On Thu, 7 Oct 2004 10:46:24 +0900, Pe, Botp <botp / delmonte-phil.com> wrote:
> Gavin Sinclair [mailto:gsinclair / soyabean.com.au] wrote:
> 
> > I'm getting lost again.  What is it that Windows users care
> > or not care about? :)
>
> w regards to packaging/deployment? Nothing. Only admins care on deployment.

Actually, I'd imagine that varies by user (being one myself).  If any
of you know what it is that I care about, please, drop me a note (I
sometimes forget).
 
> and pls, for package makers, make gui-packagers a last priority.

Couldn't agree more.  I'd also add that both work on Win32, both are
written in Ruby, and adding a GUI to either would (I assume) be about
the same amount of work.  In fact, I'd love to see a generic GUI that
could work with both of them, and I'd even be willing to put some
effort towards that goal.
 
> Packagers are like installers, and, as such, must be:
> 
> 1. robust
> 2. able to provide rollbacks
> 3. lean/light
> 4. capable for remote/central deployment
> 5. must run in almost all platforms (and platforms of diff vers)
> 6. capable of being hook in nms like openiew/sms/tivoli...
> 
> #3 to #6 are main reasons I do not like gui packagers :-(

I'm also not so sure that I want a packager as part of the main
install, or maybe not just yet.  It seems that both are going through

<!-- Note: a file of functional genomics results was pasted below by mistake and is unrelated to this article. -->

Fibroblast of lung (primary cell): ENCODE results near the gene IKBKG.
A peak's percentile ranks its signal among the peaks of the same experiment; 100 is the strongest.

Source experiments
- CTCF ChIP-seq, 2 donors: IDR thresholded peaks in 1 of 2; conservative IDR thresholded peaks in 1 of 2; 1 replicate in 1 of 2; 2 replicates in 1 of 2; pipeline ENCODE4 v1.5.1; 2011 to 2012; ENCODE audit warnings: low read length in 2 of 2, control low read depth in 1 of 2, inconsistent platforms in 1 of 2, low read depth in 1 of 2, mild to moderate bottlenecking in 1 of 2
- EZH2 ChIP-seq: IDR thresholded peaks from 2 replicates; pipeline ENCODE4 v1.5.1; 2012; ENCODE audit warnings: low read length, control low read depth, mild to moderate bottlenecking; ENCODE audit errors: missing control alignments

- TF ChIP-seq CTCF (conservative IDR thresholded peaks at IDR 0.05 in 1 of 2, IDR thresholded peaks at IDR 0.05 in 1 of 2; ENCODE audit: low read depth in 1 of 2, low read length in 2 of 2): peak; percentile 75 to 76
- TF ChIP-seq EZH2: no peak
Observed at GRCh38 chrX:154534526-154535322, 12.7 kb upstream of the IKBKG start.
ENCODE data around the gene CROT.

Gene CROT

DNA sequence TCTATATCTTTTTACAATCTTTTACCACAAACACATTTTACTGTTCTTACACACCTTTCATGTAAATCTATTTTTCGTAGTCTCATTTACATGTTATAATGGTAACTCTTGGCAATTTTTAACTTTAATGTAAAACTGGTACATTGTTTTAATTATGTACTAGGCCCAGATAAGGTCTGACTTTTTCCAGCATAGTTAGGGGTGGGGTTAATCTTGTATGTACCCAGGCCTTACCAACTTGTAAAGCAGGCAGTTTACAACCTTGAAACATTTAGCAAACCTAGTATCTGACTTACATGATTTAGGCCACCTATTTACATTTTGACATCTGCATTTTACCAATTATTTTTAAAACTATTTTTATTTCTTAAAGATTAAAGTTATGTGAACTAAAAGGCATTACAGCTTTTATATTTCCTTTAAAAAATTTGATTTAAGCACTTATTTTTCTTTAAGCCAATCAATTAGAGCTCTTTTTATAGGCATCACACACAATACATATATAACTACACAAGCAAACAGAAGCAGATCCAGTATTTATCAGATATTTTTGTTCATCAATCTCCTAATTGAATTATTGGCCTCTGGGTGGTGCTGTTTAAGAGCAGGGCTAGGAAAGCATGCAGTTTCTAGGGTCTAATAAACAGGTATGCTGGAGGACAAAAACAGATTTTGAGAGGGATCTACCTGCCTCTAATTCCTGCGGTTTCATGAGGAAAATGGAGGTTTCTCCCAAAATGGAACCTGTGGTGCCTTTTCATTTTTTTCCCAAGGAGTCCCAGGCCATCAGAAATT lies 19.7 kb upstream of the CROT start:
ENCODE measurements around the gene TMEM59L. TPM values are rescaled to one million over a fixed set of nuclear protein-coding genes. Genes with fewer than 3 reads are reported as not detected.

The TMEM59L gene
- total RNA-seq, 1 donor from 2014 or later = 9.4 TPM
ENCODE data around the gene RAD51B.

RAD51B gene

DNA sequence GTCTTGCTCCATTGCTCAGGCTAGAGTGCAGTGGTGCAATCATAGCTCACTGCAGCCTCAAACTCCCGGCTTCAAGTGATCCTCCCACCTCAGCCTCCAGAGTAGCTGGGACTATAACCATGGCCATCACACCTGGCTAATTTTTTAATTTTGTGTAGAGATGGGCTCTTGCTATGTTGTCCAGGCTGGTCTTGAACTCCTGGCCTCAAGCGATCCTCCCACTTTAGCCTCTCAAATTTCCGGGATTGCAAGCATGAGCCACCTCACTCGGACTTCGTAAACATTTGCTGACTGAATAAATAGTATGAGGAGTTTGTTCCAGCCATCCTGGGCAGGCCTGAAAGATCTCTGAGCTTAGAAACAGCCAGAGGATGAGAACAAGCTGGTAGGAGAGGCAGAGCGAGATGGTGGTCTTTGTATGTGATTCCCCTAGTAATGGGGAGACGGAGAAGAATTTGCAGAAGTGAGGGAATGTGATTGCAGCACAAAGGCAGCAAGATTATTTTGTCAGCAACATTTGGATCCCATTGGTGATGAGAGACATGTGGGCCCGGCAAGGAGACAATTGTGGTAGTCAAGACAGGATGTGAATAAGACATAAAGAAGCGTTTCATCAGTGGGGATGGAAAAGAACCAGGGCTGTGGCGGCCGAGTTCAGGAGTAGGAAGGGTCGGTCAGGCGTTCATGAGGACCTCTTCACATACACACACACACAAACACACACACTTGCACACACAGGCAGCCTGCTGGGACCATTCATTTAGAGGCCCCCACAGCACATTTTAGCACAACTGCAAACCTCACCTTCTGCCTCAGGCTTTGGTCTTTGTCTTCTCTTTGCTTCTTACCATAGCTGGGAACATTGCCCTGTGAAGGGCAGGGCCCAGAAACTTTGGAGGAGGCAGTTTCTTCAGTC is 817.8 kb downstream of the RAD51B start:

a growth phase, and neither of them should be considered the de facto
standard atm.

They support roughly the same number of packages, but do it from
different perspectives.  They also serve different needs, availability
vs. stability.  On both of these fronts, it seems RPA has the lead
right now, but Gems could quickly take over on the availibility front
(and I imagine it will at some point).

I'm open to the idea of a packager coming with the standard install,
but I'd like to hold off until Gems and RPA have gotten a bit more
stabilized.  As it's been pointed out earlier, adding either one to
the base install now, can have a serious impact on short term
development, and I'd like them both to have some breathing room for a
while.

If nothing else, I'd like to wait until they can do an independent
installs of each other (or at least the included one can) --
independent in the sense of, remove the original, and the replacement
still works fine.

For now, my answer would be... if you can install Ruby, you can
install the packager of your choice.  That one additional burden is
not a huge one, so let's not stunt the growth of either of them for
the sake of including one "as soon as possible".

-- 
Bill Guindon (aka aGorilla)